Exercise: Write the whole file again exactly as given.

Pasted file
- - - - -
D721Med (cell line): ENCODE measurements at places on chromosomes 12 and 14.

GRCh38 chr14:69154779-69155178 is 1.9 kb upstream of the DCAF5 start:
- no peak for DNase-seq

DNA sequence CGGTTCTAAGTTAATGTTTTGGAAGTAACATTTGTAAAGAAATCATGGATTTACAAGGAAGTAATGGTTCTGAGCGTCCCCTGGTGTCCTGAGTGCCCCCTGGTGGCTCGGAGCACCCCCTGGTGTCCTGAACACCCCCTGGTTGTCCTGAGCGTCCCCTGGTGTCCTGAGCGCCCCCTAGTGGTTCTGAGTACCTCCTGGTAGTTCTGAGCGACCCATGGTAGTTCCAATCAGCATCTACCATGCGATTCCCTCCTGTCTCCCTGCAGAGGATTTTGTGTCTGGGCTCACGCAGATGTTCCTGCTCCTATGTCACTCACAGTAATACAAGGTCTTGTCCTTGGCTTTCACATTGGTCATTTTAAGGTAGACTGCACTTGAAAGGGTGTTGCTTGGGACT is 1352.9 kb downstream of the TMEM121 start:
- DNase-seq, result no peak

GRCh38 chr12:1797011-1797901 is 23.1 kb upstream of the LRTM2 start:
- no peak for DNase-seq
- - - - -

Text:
D721Med (cell line): ENCODE measurements at places on chromosomes 12 and 14.

GRCh38 chr14:69154779-69155178 is 1.9 kb upstream of the DCAF5 start:
- no peak for DNase-seq

DNA sequence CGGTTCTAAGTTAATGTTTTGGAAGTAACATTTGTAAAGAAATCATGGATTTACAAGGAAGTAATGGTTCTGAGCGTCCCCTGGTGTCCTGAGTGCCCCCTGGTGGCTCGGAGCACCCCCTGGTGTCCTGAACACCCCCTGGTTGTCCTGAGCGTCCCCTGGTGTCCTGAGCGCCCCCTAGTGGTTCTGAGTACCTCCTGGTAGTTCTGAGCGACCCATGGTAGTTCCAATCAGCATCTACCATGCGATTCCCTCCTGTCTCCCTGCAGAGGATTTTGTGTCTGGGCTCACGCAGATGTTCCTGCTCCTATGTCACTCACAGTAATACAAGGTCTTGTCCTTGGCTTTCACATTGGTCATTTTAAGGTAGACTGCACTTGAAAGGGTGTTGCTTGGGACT is 1352.9 kb downstream of the TMEM121 start:
- DNase-seq, result no peak

GRCh38 chr12:1797011-1797901 is 23.1 kb upstream of the LRTM2 start:
- no peak for DNase-seq